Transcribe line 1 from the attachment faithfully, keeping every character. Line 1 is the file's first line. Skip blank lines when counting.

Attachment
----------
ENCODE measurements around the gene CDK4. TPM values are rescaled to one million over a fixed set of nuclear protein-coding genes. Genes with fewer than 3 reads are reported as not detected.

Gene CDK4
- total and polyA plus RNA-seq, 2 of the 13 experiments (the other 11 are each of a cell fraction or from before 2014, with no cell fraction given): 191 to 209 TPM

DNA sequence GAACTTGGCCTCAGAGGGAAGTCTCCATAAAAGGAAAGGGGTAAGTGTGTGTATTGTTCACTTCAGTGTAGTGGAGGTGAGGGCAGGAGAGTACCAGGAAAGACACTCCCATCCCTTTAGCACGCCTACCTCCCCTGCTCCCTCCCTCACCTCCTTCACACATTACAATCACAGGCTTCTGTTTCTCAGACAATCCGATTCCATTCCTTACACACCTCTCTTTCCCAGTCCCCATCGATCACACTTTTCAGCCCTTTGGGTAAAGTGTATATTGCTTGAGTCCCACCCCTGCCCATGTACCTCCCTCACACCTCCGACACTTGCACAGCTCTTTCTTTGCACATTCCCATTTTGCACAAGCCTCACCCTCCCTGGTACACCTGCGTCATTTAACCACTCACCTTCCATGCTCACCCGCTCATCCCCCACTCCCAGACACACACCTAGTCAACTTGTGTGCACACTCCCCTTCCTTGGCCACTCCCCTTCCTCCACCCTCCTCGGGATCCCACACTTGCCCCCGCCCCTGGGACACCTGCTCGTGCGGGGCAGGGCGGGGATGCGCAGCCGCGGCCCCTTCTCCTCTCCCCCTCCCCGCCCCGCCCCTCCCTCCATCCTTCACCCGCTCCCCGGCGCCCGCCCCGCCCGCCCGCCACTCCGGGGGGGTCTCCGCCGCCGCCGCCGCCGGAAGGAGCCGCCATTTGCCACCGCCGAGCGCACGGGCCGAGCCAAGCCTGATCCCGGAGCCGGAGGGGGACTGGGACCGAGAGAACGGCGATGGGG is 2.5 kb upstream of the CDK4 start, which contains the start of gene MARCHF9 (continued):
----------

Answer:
ENCODE measurements around the gene CDK4. TPM values are rescaled to one million over a fixed set of nuclear protein-coding genes. Genes with fewer than 3 reads are reported as not detected.